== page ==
25.2 John – Animosity and Superiority

How would you feel if the people who were under your rule and command refused to step into your house because it would make them unclean, yet still came to you asking/demanding you to do their bidding?  Would you think it was childish? Quant?  Would it make you angry?  Defensive?

This is what we see in this opening scene of our lesson today.  The Jewish Leaders, predominantly the Pharisees and their Teachers of the Law show up early in the day, unannounced, to Pilate’s palace, a mob who has now been up all night and probably growing in size as people wake up and come out to see what is going on.  But to talk with them Pilate must come out to stand on his front step since they won’t come in.

They bring him this man who is defacto guilty because they say so and they wouldn’t have brought him to Pilate if he was not, so just go ahead and declare Jesus guilty already because we say so.  Again, if you are in Pilate’s shoes, how would this make you feel as the judge and commander of these people?

I’m certain this is not the first time Pilate and the Jews have clashed.  Clearly the animosity has built over time as each asserts their superiority over the other, Pilate as a Roman, the Jews as “God’s people.”  You hear it in the tone of the Jewish leaders.  You hear it in Pilate’s quip to Jesus, “Am I a jew?”  You can almost hear him spit out the word.

But Jesus is not a part of any of these.  He speaks only the truth to Pilate.  He is a King, but His Kingdom is not of this sinful world.  He has committed no wrong, broken no law and certainly not any that Pilate has jurisdiction over (i.e., Roman law vs Jewish religious law).  He does not claim to be anything he is not.  He does not speak down to Pilate (or to the Jews other than to say they had sinned).

But frustrated Pilate sends Jesus, whom he is declaring to be innocent, off to be flogged.  Is this evil and wickedness manifested?  Is it a release of the pent up anger and fury at the Jews?  Is Jesus even at this point serving as the scapegoat for the sins and conflict of the people?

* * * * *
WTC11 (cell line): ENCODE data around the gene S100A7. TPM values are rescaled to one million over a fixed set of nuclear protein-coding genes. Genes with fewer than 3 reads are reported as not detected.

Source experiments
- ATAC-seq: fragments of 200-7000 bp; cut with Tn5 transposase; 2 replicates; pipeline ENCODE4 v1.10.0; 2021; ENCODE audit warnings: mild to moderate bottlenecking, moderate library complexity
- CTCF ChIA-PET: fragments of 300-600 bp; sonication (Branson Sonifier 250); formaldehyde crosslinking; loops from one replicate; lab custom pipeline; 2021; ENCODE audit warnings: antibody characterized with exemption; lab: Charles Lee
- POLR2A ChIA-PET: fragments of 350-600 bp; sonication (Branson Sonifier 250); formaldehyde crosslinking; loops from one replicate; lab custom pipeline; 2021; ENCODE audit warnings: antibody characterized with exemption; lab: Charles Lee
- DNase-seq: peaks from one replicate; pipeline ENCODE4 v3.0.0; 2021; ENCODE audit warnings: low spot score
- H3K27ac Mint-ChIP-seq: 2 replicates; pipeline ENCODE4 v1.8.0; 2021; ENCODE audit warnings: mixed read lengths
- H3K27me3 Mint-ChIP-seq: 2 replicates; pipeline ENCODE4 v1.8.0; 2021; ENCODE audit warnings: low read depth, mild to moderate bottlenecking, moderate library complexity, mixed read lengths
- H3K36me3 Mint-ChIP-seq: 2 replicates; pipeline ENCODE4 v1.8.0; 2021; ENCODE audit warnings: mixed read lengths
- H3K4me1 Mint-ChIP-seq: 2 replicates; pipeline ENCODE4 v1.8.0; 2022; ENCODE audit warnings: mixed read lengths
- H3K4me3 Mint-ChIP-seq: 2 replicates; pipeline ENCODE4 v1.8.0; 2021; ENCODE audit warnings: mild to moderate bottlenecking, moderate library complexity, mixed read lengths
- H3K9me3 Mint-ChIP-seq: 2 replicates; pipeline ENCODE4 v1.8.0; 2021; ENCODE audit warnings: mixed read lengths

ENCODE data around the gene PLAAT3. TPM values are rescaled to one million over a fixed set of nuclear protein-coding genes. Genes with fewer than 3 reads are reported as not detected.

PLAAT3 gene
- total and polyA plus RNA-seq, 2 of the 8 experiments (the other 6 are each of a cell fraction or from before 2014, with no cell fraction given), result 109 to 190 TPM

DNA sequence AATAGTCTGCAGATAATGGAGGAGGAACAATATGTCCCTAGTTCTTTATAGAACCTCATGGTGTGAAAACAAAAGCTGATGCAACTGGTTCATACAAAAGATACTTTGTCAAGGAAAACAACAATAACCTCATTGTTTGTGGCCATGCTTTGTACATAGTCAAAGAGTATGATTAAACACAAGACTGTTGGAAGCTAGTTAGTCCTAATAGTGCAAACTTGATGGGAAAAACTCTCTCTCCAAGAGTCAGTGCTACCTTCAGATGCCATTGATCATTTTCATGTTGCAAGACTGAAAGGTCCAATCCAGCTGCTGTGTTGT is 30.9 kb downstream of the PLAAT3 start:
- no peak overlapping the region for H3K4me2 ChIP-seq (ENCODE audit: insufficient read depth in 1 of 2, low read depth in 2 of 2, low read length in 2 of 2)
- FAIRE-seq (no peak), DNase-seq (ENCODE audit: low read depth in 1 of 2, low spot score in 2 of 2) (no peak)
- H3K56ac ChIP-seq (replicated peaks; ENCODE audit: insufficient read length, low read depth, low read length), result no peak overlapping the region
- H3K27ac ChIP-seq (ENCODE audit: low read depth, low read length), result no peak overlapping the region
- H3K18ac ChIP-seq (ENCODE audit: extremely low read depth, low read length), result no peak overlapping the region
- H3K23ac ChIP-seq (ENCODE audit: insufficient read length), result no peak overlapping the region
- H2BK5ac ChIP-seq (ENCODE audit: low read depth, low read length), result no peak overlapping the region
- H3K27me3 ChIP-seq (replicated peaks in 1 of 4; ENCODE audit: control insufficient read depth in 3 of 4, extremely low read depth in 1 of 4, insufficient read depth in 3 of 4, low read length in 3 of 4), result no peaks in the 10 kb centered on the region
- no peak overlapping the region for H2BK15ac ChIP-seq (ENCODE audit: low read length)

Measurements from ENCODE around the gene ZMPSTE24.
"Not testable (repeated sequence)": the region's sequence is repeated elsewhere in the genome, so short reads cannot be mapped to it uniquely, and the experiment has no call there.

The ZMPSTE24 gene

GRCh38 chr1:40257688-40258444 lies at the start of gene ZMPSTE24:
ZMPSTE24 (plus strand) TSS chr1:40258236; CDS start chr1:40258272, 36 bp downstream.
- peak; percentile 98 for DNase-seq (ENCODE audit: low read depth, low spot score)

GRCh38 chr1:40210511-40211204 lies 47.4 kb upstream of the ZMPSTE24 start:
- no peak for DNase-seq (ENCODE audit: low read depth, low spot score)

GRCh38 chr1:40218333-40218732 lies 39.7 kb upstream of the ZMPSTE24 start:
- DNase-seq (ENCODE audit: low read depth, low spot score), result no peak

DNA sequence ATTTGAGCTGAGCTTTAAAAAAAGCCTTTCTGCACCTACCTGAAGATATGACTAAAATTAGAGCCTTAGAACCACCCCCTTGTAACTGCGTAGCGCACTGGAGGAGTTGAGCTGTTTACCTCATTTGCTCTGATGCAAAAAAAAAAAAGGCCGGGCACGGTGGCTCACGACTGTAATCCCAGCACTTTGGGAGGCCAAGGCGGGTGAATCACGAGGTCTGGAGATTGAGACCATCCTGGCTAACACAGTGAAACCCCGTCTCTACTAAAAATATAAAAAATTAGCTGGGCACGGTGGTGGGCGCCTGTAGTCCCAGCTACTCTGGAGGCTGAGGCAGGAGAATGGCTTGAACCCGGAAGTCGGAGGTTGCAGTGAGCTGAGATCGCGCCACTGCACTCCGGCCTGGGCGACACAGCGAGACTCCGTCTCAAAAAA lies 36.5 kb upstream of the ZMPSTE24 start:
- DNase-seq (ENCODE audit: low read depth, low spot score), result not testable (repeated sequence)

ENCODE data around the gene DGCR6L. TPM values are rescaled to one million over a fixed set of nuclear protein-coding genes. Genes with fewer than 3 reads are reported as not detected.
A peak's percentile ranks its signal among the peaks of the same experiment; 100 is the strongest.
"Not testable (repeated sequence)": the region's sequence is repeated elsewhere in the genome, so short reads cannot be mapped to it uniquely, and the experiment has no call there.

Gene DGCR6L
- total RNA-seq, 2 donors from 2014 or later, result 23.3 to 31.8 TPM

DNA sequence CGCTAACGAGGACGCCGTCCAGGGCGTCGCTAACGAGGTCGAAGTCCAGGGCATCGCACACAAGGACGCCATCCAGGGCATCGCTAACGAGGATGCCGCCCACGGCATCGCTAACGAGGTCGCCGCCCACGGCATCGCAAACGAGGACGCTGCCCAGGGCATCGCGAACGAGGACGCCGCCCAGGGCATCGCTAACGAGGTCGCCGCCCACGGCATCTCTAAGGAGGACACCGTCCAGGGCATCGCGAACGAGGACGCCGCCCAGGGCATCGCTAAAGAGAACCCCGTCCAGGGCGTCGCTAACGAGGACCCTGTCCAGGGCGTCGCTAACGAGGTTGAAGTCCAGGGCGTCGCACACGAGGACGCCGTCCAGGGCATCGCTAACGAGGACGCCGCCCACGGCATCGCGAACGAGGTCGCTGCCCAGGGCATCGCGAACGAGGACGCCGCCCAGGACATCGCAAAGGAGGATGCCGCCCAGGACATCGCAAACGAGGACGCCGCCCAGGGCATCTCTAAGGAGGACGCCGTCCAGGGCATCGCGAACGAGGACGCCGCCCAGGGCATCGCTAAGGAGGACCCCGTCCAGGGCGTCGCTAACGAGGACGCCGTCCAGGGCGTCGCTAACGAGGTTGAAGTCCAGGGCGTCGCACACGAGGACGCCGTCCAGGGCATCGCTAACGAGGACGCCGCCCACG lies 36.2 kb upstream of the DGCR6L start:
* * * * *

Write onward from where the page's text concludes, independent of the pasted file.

My Answers:

3.
They wanted to eat the passover meal.  To enter his palace would have made them unclean and they would not have had time to become ceremonially clean before passover

4.
The jews did not have the authority to execute Jesus (not that this fact had not prevented them from plotting to beat or stone him in the past).  This caused Jesus’ death to be on the cross.  If the Jews had gone outside of Roman law and taken things into their own hands, Jesus would have been beaten, stoned or stabbed, not crucified.

5.
prayer – I have good intention to pray for others, but don’t organize myself enough to follow through.
Church and Bible Study commitments – do I use these as excuses for being too busy to invest time in others?

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One thought on “25.2 John – Animosity and Superiority

  1. Your notes no longer help because we’re on Lesson 26 on April 5. Until recently, your notes tracked our schedule. Not anymore. Too bad for me.

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